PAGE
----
The timing and the labeling of the prize, as well as the fact that its laureates are selected by the Royal Swedish Academy of Sciences, which also picks the other laureates (except for the peace prize), have misled people all over the world into thinking it is the real thing. Like counterfeit banknotes, the economics prize has been circulating among the unsuspecting public.

Alfred Nobel did not intend to sponsor a prize in economics. Apparently, neither did the Swedish central bank. Its prize has usually been awarded to scholars specializing in applied mathematics, or applied psychology, or in the art of playing with statistical data that goes under the name of econometrics. Very rarely is it awarded to scholars who actually spend most of their time thinking about real-world economic problems, and almost never to anybody who has anything new and important and true to say about the real economy. It is true that many laureates were very well versed in economics, but even they did not, as a rule, obtain the prize for any contribution to that discipline.

The problem with the “dismal science” of economics is well known. It mercilessly exposes and dispels the myths that have been invented to justify central planning and government interventionism. This flies in the face of the very institutions that finance and award the Prize in memory of Alfred Nobel. The Swedish central bank is institutionally committed to central planning in money. It can hardly be expected to print and spend millions of kronas on research that is useless — and potentially nefarious — from its very own point of view. Moreover, Sweden has been ruled by socialists for most of the post-war period. The venerable Royal Swedish Academy of Sciences was not immune from this tendency.

Unsurprisingly, the economics prize has always been heavily biased against economists who oppose the fiat-money foundation of the welfare state and of the warfare state. The facts speak for themselves. With the notable exception of F.A. Hayek (laureate in 1974), none of the prize winners is on record as an outspoken critic of central banking and monetary interventionism. And even Hayek came out of the closet only after winning the prize, publishing Choice in Currency (1976) and Denationalisation of Money (1977).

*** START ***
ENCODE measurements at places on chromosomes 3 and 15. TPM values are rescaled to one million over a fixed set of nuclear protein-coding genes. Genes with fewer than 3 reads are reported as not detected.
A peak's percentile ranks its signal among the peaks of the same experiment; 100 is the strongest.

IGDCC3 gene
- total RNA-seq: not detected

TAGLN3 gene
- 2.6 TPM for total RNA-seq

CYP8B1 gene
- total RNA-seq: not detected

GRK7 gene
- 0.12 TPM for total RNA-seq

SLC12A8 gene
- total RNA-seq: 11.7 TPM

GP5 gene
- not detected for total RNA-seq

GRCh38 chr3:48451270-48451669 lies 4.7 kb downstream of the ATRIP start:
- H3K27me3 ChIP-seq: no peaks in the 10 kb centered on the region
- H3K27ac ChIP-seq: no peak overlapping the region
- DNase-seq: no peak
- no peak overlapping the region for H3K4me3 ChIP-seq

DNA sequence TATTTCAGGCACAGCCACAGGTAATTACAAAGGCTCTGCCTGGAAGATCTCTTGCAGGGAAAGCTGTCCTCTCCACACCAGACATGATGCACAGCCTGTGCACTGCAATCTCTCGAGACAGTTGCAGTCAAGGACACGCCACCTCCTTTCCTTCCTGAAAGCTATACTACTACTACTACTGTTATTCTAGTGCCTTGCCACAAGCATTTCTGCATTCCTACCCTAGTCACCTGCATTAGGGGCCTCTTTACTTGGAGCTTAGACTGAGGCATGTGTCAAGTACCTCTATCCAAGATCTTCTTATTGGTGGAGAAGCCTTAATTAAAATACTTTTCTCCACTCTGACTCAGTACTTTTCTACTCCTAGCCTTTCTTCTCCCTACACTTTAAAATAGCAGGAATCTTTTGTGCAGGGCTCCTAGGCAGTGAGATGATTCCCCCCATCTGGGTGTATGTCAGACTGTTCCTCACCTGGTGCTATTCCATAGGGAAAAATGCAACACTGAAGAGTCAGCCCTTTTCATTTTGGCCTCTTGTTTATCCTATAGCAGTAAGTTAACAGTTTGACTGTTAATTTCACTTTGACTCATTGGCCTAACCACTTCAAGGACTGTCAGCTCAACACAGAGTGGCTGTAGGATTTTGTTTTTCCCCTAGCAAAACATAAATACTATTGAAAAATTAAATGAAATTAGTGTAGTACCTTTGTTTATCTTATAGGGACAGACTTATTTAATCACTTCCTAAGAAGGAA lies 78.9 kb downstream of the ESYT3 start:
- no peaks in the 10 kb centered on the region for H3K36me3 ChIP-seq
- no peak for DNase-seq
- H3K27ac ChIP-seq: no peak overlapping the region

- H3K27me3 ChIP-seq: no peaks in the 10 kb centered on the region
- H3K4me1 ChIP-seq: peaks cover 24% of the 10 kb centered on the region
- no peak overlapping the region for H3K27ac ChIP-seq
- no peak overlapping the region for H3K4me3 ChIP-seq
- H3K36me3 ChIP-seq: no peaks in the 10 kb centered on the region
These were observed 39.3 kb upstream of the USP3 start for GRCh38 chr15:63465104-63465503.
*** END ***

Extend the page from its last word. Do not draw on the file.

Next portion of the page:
Unsurprisingly, two giants of economic thought, Ludwig von Mises (1881-1973) and Murray Rothbard (1926-1995) did not obtain the economics prize in memory of Alfred Nobel. Mises, who was arguably the greatest economist ever, died at the very moment when that prize was awarded for the fifth time. On the occasion of the 40th anniversary of his passing, it is appropriate to commemorate his achievements and to highlight his lasting legacy.

Ludwig von Mises is well known as a fountainhead of the revival of classical liberalism and libertarianism after WWII. But his influence on contemporary political thought was based entirely on his groundbreaking contributions to social analysis, and to monetary economics in particular. At the very moment when inflationist ideas had made their intrusion into the academic world and were about to supersede classical economics, Mises revolutionized the theory of money. He was the first economist to develop a full-fledged explanation of money prices, and he was also the first to develop a comprehensive analysis of the causes and consequences of money production. His work renewed and greatly reinforced the case against monetary interventionism, which had been at the heart of classical economics.